In retirement, Lewis travelled, collected art and took up the pen again, writing fiction and several stageplays. In a 1987 Los Angeles Times piece promoting his musical The Good Life, he mused on its protagonist: “[He’s] a man who’s principled, believes in things — and at 70, remains a militant, optimistic person... And, you know, that’s been the theme of my own life. I’m bothered by the cynicism and negativity everywhere today. I’m an optimist; I believe there can be a good life.”

He is survived by two daughters, Susan and Joan Lewis.

Edward Lewis, born December 19, 1919, died July 27, 2019.

Wednesday 28 August 2019

On demand: "Happy as Lazzaro"

This year, a prominent strain of European cinema has busied itself meshing together 20th and 21st century settings, as to insinuate that - even in our moment of entirely hooked-up enlightenment - we're still struggling to evolve beyond that which came before us. (A glimpse at the headlines would suggest the filmmakers have a point.) Christian Petzold's just-released Transit maps the refugee crisis Europe faced in the 1940s onto the streets of latter-day Paris and Marseilles; the Italian writer-director Alice Rohrwacher's Happy as Lazzaro uses its two hours to transport us from the rural to the urban, mirroring the wider social migrations of the past century. It begins in an agricultural backwater with the doubtless-symbolic name of Inviolata, where a shortage of lightbulbs (one or two per house, to be shifted from room to room as required) and the fulsome eyebrows of the village daughters indicate we're some distance removed from the present tense. The Kodachrome curves at the corners of Rohrwacher's frames provide their own form of carbon dating, pinning the action down to some time between the 1960s and 1980s; that we're at the latter end of this timescale is established via the appearance of a first-wave mobile phone and a Sony Walkman. These relics are somewhat startling as, up until then, Rohrwacher's camera has devoted itself exclusively to the recording of feudal ways, much as the Tavianis and Ermanno Olmi did in what was perceived as the arthouse's golden age. Here are an extended family of farmers, in debt to a chilly, chainsmoking marchioness (Nicoletta Braschi); here is a humble young farmhand, Lazzaro (Adriano Tardiolo), planning to elope with the beloved he's seen serenading in the opening scene, only to be told there can be no escape from this place for those such as he. Peasant, know thine place.

The crypto-Marxist parable that follows will refute that instruction absolutely - Lazzaro will get around - yet the social stasis Lazzaro has been born into poses no immediate issue to the film, busy setting out a world with something remarkable to be spotted everywhere one looks. The marchioness's house alone offers up such hidden treasures as images of saints secreted under mattresses and on the sides of drawers for good fortune; a fresco of Inviolata on a bedroom ceiling that serves as a road map for the film entire; not to mention a bearded ghoul our host's right-hand man has to shoo away from the front drive. Rohrwacher's previous feature, 2014's beekeeping drama The Wonders, announced the arrival of a filmmaker with a honeydrip patience and a back-to-basics sensibility, capable of taking pleasure and finding fascination in the simplest of things. The Inviolata scenes display an adoring eye for unprimped, lived-in faces that Pasolini would have thrilled to, and an outright delight in warmed-through exteriors: here is a director who palpably enjoys being out in the field, feeling the sun on her back. One of the reasons Happy as Lazzaro has been so enthusiastically embraced by the critical fraternity since its debut at the Cannes festival last year is that it's clearly been conceived as oppositional: grounded and analogue, rooted in the day-to-day realities of those born without undue powers, wearing the grain of the film it was shot on like some artisanal badge of honour, it's nothing if not a break from all those digitised exercises in citytrashing currently blowing up the multiplex.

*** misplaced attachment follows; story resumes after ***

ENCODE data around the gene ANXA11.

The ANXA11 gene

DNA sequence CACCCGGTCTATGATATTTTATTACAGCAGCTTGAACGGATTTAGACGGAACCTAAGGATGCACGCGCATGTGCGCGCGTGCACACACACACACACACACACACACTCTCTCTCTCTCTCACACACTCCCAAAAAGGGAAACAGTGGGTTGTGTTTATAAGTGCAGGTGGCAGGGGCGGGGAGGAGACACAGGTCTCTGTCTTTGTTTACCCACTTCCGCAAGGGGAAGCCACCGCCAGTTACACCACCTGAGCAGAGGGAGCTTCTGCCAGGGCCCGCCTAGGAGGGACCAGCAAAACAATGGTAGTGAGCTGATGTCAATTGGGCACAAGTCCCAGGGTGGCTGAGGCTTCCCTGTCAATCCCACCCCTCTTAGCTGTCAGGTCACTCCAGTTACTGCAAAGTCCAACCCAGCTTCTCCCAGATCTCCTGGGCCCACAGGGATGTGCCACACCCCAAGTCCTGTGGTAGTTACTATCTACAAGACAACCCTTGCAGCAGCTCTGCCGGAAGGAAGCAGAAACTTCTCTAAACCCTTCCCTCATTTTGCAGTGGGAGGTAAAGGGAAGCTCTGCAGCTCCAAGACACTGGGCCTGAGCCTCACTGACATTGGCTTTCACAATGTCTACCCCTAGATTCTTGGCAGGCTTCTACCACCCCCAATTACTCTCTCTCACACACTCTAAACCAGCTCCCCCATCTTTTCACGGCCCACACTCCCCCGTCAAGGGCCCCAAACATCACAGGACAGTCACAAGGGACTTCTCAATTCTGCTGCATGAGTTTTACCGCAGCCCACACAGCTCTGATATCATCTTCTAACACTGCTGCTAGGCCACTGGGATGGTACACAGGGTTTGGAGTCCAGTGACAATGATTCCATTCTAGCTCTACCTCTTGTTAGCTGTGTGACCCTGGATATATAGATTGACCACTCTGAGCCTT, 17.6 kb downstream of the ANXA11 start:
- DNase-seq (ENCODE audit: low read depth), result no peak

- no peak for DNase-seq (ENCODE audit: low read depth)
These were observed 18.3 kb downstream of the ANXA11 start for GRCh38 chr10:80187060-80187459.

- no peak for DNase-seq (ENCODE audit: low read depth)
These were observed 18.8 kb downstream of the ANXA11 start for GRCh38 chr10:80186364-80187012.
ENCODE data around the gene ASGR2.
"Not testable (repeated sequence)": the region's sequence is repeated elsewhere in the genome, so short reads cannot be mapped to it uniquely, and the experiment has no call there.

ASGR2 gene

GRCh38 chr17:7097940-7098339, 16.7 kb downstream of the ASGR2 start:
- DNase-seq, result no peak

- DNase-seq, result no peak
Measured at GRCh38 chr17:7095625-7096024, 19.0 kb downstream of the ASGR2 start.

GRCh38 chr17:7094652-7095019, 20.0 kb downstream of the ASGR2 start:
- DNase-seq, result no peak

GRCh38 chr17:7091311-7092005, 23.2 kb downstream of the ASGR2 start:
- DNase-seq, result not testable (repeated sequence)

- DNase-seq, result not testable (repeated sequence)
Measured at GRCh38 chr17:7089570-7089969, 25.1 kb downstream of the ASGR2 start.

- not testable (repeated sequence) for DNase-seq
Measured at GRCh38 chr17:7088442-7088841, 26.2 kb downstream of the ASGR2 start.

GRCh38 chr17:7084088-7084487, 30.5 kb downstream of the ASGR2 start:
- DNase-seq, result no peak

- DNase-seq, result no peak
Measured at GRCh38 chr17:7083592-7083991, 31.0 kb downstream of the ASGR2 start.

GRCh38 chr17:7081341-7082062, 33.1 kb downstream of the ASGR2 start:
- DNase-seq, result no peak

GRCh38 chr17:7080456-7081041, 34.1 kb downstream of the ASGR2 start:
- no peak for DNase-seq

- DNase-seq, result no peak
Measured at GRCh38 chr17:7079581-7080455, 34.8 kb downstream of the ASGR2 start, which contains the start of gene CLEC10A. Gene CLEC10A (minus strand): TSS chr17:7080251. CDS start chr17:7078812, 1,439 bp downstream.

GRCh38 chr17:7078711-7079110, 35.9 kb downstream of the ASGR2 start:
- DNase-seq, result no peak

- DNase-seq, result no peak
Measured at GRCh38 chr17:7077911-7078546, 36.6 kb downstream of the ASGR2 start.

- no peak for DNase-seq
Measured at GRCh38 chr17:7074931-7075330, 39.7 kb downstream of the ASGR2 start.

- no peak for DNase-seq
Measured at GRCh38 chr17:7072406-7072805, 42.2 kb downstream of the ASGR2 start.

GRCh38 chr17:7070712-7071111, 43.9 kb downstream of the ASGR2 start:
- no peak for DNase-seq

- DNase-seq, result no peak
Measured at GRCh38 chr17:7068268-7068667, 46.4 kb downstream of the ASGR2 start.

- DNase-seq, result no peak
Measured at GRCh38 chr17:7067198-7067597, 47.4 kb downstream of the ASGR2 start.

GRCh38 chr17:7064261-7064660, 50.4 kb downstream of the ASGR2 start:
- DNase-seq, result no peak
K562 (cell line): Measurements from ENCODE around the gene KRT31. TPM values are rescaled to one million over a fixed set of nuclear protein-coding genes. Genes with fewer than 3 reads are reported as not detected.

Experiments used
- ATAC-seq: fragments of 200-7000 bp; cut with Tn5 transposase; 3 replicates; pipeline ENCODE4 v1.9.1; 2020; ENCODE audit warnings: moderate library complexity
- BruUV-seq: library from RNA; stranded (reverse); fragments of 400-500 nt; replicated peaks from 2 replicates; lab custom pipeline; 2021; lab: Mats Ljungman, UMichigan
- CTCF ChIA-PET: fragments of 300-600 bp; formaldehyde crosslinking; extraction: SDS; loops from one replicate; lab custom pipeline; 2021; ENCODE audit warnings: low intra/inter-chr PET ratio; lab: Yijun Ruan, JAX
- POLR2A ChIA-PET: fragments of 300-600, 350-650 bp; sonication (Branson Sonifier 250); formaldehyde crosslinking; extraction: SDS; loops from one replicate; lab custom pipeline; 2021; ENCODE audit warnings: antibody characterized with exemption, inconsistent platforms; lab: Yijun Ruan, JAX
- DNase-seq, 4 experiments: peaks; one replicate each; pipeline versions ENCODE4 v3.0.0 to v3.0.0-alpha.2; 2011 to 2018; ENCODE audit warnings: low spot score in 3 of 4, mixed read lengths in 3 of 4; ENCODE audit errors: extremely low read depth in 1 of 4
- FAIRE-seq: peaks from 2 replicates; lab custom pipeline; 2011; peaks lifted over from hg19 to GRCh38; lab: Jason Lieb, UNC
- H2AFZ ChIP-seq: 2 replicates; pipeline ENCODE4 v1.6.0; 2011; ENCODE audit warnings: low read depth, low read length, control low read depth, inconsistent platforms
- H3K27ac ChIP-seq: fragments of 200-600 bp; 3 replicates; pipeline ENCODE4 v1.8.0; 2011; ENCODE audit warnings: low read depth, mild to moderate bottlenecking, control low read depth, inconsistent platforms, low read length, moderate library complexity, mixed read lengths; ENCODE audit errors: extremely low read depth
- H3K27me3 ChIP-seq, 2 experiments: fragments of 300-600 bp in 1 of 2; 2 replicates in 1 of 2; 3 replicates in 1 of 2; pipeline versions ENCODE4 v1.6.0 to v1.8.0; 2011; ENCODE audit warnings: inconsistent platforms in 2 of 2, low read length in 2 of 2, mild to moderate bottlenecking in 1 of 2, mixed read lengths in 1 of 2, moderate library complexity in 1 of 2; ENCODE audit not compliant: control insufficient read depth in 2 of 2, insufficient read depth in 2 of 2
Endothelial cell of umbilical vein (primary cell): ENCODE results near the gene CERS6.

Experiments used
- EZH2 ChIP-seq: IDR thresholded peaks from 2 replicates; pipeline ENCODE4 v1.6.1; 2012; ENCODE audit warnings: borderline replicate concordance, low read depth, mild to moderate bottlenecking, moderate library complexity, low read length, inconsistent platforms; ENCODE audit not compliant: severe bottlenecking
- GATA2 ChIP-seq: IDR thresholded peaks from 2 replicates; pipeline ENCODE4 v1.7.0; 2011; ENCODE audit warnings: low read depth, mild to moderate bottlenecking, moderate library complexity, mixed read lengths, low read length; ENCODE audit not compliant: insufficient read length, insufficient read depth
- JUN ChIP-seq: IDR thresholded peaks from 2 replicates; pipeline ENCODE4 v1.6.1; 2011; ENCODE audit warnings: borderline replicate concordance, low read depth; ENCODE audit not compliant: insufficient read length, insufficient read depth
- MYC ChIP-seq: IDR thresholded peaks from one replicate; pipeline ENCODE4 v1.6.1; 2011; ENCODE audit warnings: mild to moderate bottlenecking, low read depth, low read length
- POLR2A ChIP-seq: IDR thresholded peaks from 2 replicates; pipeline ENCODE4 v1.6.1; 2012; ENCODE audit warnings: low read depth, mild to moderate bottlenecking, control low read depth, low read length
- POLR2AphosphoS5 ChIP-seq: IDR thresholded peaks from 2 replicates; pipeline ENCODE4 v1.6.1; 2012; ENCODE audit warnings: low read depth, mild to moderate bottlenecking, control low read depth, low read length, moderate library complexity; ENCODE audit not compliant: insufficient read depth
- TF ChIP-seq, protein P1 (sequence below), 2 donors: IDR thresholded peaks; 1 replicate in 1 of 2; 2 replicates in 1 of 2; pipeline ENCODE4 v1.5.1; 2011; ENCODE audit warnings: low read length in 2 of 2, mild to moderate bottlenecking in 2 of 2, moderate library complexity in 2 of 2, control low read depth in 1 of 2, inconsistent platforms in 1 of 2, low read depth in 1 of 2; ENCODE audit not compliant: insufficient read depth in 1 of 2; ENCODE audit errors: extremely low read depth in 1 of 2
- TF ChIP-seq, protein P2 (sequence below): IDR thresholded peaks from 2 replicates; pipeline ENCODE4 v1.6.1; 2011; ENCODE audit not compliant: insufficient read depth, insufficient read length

It's even more than that, however: a film that stands in its own right as a knotty, appreciably complex vision of class relations and social progress. The centre of Happy as Lazzaro is the unlikely alliance that forms between our hero and the marchioness's rebellious son Tancredi (Luca Chikovani), a name carrying echoes of that great Italian epic of page and screen The Leopard. After Tancredi runs away from the home he, too, has started to find constricting, he asks Lazzaro to play the role of his kidnapper - thus securing a ransom payment that will help them travel a little further down the road; the winding path they cut through the rocky, wolf-infested countryside beyond Inviolata mirrors the twists and turns in the pair's relationship. Cinemagoers who've seen what the ruling classes have done to the world in the first years of the 21st century will be aware of a tension in this relationship that the characters themselves aren't: we know that this bond is a fragile and temporary one, not necessarily the helping hand the guileless Lazzaro maybe thinks it is, and we suspect that it's liable to be complicated further (or loosened entirely) when a price is put upon it. I don't think many of us will be expecting just how fragile and temporary it is, however - which is one way of saying that Happy as Lazzaro is very much a film of surprises: even stumbling across it on a streaming platform a full year after its Cannes premiere and six months on from its UK theatrical release, I found it wrongfooting me in places, bowling me over completely in others. I gasped at one unexpected development on a clifftop, and there's a lurch, possibly a great leap forward, around the halfway mark that may well be signalled by the title, but still requires some going along with.